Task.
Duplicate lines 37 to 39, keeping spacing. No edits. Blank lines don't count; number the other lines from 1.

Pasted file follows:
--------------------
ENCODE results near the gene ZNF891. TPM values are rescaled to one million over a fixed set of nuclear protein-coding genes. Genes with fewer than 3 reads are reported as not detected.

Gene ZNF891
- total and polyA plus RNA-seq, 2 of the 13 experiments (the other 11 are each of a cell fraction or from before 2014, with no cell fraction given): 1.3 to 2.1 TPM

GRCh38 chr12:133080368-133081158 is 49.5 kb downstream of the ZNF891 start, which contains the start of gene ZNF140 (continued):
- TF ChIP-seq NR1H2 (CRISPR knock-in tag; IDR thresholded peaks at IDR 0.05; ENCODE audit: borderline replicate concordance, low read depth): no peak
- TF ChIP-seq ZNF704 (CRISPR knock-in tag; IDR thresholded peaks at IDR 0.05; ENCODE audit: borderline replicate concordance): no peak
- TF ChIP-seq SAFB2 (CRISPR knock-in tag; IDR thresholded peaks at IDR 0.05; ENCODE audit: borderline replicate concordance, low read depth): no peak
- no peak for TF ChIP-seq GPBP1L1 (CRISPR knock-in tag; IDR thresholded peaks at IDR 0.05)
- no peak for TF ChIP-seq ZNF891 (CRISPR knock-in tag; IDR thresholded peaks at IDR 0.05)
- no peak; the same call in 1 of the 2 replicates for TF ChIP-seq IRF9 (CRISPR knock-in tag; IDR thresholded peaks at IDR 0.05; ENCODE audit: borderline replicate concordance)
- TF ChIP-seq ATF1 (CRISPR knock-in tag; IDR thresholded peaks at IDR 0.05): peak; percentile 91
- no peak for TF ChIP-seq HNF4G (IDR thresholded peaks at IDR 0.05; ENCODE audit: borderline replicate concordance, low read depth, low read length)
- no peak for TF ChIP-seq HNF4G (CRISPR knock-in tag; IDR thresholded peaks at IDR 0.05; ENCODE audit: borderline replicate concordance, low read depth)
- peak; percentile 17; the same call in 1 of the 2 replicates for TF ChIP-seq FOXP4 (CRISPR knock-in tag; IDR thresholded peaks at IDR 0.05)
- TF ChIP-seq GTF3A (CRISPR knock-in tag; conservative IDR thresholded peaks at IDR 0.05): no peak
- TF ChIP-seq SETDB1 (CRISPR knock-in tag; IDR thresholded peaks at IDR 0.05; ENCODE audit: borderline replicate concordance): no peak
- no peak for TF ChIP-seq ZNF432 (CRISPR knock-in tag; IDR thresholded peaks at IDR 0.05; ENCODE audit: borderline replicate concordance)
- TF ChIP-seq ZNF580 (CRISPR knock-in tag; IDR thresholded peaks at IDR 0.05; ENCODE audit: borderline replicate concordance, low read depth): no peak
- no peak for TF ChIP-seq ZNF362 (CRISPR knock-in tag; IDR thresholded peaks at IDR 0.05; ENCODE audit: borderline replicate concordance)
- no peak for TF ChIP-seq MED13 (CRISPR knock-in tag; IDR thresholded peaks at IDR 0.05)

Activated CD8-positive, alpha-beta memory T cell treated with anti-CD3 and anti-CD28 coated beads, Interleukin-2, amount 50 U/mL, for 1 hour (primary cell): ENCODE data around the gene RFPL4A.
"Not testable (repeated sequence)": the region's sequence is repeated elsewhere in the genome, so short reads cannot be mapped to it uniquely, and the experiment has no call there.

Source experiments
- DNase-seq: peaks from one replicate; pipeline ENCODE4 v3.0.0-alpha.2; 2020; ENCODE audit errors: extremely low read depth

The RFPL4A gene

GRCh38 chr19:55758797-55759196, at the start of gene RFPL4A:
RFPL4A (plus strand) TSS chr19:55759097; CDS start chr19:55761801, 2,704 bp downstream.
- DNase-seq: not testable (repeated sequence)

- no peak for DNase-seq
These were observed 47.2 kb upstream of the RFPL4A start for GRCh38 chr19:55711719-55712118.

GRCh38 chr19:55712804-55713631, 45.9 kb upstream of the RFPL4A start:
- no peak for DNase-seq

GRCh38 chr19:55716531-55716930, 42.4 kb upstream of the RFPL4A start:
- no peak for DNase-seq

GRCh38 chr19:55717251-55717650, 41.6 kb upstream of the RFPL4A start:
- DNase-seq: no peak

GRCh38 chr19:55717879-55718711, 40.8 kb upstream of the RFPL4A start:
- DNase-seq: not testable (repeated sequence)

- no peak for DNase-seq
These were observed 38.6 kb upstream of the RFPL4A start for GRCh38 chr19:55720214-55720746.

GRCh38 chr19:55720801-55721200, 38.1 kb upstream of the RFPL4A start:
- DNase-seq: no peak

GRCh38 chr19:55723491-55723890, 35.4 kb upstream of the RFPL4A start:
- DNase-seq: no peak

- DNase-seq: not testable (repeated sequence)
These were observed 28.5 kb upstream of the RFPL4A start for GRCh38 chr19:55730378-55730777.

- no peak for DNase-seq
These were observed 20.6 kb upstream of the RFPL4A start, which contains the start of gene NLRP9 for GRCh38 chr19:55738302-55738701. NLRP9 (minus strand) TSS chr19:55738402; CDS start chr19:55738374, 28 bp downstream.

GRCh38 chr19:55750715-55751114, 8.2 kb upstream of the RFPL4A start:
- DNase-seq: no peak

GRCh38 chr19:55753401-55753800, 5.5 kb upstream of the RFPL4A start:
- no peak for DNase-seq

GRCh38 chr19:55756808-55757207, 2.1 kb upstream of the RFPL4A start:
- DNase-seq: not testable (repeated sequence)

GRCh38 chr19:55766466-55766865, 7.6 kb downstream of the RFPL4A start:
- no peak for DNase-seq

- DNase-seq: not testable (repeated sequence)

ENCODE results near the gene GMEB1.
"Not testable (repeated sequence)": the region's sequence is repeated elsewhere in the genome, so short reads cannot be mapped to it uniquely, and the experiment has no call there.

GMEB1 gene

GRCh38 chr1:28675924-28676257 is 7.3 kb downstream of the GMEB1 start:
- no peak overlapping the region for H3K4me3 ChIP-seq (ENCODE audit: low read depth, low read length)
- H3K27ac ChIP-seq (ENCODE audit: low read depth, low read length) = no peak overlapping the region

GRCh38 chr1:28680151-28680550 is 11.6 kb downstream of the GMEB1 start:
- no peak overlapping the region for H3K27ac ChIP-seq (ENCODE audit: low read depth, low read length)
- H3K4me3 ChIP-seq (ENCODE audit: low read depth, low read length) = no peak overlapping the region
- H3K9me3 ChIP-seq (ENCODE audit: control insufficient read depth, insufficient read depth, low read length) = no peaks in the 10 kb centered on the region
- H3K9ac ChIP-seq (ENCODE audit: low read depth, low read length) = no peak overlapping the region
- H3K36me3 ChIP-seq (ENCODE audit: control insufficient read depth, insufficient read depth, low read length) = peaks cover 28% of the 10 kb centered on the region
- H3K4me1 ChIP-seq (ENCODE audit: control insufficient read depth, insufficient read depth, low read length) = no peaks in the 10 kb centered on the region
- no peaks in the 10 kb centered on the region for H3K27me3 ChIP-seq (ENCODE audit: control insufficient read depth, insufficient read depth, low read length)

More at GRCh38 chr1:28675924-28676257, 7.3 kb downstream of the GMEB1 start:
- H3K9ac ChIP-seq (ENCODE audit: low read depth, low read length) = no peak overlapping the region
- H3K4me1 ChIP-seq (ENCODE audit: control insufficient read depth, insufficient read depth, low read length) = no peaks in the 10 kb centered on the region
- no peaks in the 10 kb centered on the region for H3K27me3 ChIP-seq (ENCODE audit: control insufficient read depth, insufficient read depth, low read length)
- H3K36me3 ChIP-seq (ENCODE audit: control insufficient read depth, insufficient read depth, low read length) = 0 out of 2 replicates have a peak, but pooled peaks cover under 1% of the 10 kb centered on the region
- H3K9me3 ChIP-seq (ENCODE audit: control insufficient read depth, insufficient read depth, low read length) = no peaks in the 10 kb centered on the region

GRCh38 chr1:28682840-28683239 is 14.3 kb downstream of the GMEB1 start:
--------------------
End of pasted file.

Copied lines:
GRCh38 chr19:55717879-55718711, 40.8 kb upstream of the RFPL4A start:
- DNase-seq: not testable (repeated sequence)

- no peak for DNase-seq